Therefore God exalted him to the highest place
and gave him the name that is above every name,
that at the name of Jesus every knee should bow,
in heaven and on earth and under the earth,
and every tongue acknowledge that Jesus Christ is Lord,
to the glory of God the Father.– Philippians 2:9-11 (NIV)
I don’t hear well. I like to think that this is a relatively new thing, but I wonder if that’s true. One of the reasons I have never really enjoyed listening to music is that while I might enjoy the tune, too often I have difficulty understanding the words of most songs. And that has troubled me ever since I was a teen.
You may remember that back in the 70’s George Harrison released the song “My Sweet Lord”. Now, the tune of that song is rather pleasing. Most of the words of that song I kind of like… that is until you get to the end and the background singers are making it clear that George Harrision’s “sweet lord” is not our Christ but the Hindu god.
Still, many Christian musicians have used this song in worship without the background chant of the original release. And if we apply the popular axiom stated as a question “Why should the devil have all the good music?”, then maybe there is no problem with that.
But somehow, I do. The first time I discovered this I was singing along with the song…worshipping if you will… and then realized exactly what the background singers were chanting! I got a little angry, feeling as if I had been deceived!
Now was I worshipping Hari Krishna?
No. But I wasn’t clearly worshipping Jesus either. By the words I was singing I was worshipping the general idea of a lord, a god, a savior…not the particular One that I knew to be THE Savior.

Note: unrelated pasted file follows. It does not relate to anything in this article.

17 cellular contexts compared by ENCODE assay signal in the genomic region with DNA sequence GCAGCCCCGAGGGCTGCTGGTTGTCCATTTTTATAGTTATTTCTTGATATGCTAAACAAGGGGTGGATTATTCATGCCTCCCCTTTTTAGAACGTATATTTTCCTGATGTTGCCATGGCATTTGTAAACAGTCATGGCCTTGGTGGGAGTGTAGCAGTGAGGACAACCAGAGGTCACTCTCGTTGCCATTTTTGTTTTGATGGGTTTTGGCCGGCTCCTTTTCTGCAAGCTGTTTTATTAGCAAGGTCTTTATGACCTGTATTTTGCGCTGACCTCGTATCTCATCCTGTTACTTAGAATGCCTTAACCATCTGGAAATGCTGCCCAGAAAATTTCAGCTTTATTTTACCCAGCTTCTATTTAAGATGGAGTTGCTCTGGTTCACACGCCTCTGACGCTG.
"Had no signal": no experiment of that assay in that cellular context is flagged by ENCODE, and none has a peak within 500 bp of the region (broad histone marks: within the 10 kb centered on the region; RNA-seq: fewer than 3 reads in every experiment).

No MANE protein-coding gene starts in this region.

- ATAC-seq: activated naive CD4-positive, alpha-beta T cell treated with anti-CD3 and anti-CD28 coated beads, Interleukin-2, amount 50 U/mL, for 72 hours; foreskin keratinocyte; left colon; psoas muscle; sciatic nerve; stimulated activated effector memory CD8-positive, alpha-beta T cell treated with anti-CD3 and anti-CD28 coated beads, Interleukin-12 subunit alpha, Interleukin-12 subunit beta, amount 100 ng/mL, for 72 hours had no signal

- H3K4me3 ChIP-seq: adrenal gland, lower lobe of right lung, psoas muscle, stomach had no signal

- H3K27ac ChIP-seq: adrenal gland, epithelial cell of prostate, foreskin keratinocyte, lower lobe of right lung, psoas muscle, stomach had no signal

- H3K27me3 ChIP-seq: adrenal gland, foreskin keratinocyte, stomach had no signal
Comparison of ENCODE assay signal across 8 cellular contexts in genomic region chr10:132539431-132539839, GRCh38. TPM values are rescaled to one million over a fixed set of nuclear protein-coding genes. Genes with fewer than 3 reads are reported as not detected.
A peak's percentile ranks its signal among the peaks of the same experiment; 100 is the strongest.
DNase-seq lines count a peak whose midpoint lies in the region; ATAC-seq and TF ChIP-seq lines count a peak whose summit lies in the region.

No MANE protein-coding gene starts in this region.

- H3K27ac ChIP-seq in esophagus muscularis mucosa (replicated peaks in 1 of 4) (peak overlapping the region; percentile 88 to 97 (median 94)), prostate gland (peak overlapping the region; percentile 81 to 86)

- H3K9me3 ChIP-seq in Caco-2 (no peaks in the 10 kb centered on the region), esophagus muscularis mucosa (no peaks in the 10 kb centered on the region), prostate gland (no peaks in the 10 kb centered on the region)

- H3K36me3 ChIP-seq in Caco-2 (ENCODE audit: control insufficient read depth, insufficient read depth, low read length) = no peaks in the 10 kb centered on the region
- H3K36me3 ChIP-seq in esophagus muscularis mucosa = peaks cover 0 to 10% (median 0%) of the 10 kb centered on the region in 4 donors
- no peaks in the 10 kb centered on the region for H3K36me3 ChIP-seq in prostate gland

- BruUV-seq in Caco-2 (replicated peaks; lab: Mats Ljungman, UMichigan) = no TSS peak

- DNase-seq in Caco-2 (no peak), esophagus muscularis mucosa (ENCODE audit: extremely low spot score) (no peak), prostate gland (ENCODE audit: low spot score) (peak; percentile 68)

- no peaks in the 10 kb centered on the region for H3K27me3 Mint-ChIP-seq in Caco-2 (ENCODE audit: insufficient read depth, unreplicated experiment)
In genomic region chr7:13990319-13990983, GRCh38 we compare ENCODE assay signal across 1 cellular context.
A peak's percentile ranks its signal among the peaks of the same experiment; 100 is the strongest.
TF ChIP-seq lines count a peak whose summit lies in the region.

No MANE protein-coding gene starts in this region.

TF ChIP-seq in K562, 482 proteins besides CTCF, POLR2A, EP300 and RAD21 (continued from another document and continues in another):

Fast forward to today. I was recently in a worship service with a very good music team. The worship songs for the most part were really powerful. And yet on at least one of the songs, the entire song never mentioned the name of Jesus. It never even referred to God. And while I am not offended by the use the masculine pronoun for God (while affirming that God created both female and male in God’s own image and that the feminine pronoun might equally be used for God to make that point… but that’s another argument for another day!), I was bothered that throughout a number of the songs the name of Jesus was never, ever used. Oh, it may have been used in the set-up, but not in the song itself. And maybe Jesus is hard to rhyme with and could be overused.
Even more, I know that for most in the room this was not a problem…they were worshipping Jesus. But was it made clear. And if we don’t make it clear in our worship, how can we make it clear in our daily walk?
Paul said that at the name of Jesus every knee shall bow…not at the general allusion to the one called Jesus. “At the name of Jesus” is a pointed reference to the real person who walked this earth, healed the sick, made the lame to walk and the blind to see and was crucified, was dead and buried and on the third day rose again. “At the name of Jesus” is statement of faith and belief in His promise that He has gone to prepare a place for us (those who confess His name and choose Him as Savior and Lord) and that He will come again to raise the living and the dead. “At the name of Jesus” to me implies the proper name, not the pronoun.
And yet is seems the church today has become satisfied with pronoun. We have become satisfied with believing in and serving a kind of generalized “savior” or “Christ” whose incarnation was not focused in flesh and blood being but in an idealized version of what humanity might be if….
And while all of this is a much cleaner, easier to swallow version of the Incarnation, I believe in Jesus, who was born of a virgin, who walked this earth facing the temptations of humanity, but lived as God incarnate and chose to die out of love for us that we might be in full relation with the God who made us. His name was Jesus – and I believe His church has got to proclaim it.
Prayer: Lord, forgive me for the times when I throw out generalized praise and don’t really think about the sacrifice you made. Forgive me for the time I take for granted that others understand whose I am instead of boldly declaring it. Lord, help my tongue, my body and my life confess that you, Jesus, are my Lord and my Savior. Amen.
Rev. Dr. Steve Van Ostran